Morristown businessman Matthew Rosenhaus grew rich selling Geritol in the 1950s and 60s, marketing it as a curative tonic for people with “iron-poor tired blood.”
“It was snake oil,” his grandson, Warren Bobrow, recalls today. Yet Bobrow still embraces the family’s entrepreneurial spirit. He’s trying to forge his own legacy by manufacturing a cannabis-infused beverage that, unlike Geritol, delivers precisely what it advertises: good flavor and a good buzz.
Sold in bottles and served by the spoonful, Geritol was hawked shamelessly from coast to coast with a relentless ad campaign that sponsored “The Lawrence Welk Show,” among other 20th-century TV hits.
“It was ethyl alcohol, caramel colorings and flavorings,” said Bobrow, 61, who grew up in Morris Township. “All it was was whiskey. It didn’t even have vitamins in the early days. And it was sold in every pharmacy in the United States, if not the world.”
In 1972, a Geritol TV ad campaign also coined the cringe-worthy tagline, “My wife, I think I’ll keep her,” which was mocked by the growing feminist movement of the time.
“It made my grandfather a pretty successful guy until the government sued them,” Bobrow said. Rosenhaus at one point was the largest individual shareholder of filmmaker Columbia Pictures Industries and also served on the board of Nabisco Inc.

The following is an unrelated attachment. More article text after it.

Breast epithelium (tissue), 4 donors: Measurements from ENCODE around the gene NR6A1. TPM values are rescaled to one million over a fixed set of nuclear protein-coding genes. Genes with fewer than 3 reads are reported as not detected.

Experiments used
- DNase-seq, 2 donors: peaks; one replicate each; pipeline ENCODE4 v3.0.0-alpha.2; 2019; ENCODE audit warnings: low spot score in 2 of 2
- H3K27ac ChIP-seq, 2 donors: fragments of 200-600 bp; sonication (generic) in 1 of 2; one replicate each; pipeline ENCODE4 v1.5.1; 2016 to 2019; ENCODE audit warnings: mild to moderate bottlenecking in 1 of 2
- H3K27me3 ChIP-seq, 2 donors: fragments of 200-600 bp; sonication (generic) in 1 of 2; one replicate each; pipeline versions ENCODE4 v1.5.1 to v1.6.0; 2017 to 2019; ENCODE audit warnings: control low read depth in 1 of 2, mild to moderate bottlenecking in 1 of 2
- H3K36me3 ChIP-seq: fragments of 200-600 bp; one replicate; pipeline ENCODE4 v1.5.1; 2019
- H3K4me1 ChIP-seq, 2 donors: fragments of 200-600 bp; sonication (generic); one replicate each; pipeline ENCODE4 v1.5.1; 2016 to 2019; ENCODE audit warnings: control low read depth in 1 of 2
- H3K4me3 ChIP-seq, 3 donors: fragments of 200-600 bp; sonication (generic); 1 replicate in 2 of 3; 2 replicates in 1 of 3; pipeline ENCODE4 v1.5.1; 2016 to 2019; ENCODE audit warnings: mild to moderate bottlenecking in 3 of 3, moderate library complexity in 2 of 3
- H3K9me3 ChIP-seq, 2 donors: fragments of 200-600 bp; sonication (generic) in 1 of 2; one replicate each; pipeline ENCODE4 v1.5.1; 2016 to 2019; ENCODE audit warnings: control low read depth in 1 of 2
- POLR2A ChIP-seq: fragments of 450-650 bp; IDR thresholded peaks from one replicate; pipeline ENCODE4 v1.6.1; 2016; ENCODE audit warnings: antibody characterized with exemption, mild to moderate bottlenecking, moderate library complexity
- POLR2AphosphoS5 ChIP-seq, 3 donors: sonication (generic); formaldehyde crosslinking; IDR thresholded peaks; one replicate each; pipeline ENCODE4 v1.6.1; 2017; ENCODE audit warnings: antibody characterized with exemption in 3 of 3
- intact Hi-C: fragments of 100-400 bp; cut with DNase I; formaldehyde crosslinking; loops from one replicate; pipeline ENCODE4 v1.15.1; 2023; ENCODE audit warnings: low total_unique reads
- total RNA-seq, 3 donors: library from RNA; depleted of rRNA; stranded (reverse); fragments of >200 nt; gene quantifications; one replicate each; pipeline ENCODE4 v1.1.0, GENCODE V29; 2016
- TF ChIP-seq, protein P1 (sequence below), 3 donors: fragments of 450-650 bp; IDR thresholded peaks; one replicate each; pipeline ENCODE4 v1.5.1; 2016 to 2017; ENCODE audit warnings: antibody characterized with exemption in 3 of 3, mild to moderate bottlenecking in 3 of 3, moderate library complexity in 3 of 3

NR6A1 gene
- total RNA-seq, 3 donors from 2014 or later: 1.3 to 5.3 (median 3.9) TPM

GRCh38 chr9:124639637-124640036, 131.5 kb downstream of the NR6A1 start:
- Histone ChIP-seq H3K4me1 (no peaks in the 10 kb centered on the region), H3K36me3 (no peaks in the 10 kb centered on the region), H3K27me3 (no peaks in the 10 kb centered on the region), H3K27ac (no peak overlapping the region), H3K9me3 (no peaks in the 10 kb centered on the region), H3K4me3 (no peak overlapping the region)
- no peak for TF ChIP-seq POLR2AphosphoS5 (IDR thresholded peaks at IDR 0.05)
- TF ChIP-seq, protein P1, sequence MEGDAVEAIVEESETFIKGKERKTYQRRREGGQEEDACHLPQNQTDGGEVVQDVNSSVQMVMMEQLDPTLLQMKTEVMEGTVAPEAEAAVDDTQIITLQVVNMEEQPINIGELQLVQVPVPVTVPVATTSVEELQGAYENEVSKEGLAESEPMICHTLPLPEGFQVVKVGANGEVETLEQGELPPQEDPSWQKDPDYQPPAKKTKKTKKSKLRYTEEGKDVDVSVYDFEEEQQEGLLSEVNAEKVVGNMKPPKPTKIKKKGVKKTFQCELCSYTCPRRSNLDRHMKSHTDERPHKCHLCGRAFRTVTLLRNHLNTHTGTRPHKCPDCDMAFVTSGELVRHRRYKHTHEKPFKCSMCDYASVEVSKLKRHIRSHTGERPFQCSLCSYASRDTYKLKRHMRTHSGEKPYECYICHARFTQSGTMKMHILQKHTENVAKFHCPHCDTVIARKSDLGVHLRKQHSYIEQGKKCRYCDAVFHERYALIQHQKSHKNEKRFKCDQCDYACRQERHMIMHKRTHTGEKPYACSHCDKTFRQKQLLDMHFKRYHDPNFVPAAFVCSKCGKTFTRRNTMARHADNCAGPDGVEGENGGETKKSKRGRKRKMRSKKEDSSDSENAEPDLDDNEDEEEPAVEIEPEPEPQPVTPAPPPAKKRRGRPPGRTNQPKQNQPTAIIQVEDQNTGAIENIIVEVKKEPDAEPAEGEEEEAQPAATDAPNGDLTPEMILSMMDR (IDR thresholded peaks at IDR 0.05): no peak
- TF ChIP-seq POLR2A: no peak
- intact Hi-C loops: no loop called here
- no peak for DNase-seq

Geritol is now manufactured as a vitamin supplement by Meda Consumer Healthcare of Georgia, but it’s no longer a staple of U.S. medicine cabinets as it was for decades.
The formula worked for years until the Federal Trade Commission derailed the gravy train. In 1973, the agency imposed what was then the largest fine in its history, accusing Geritol of “false and misleading claims” and leading to the company’s decline.
Can Klaus Mezzrole ‘transform’ cannabis drinks?
Bobrow, a graduate of the Morristown-Beard School, would eventually grow estranged from his family. So he carved his own niche in the spirits industry as a brand ambassador known as “The Cocktail Whisperer.” He has authored six mixology books including “Apothecary Cocktails: Restorative Drinks from Yesterday and Today.”
A subsequent book, “Cannabis Cocktails, Mocktails and Tonics,” put him on a new professional path: formulating, manufacturing and distributing his own concoctions to ride the wave of marijuana legalization across the U.S. Last year, he introduced Mezzrole, the first in a planned line of “Klaus”-brand beverages. They’re sold exclusively in California’s legal cannabis market.
The drink is a variation on a rum-based cocktail known as a ti’punch. But the “punch” of the rum has been replaced by 10 milligrams of infused cannabis resin in each 8-ounce can, from an “Indica-leaning hybrid” strain of marijuana known as “Hippie Crasher.”
The Mezzrole formula, like a ti’punch, is non-carbonated and flavored with French lime puree, rice vinegar and a ginger beer syrup Boborow substitutes for rum: “When you leave out the rum, you need something to give it a little spice and backbone, because it’s extra hot and spicy,” he said.
A July review on the “Good Spirits” blog described the drink as “tropical and vibrant,” noting it contains only 16 calories per can and is “alcohol-free, so no need to worry about mixing booze with your buzz.”
A ” first-of-its-kind product,” Klaus is likely to “transform the way you think about cannabis-infused beverages,” it said.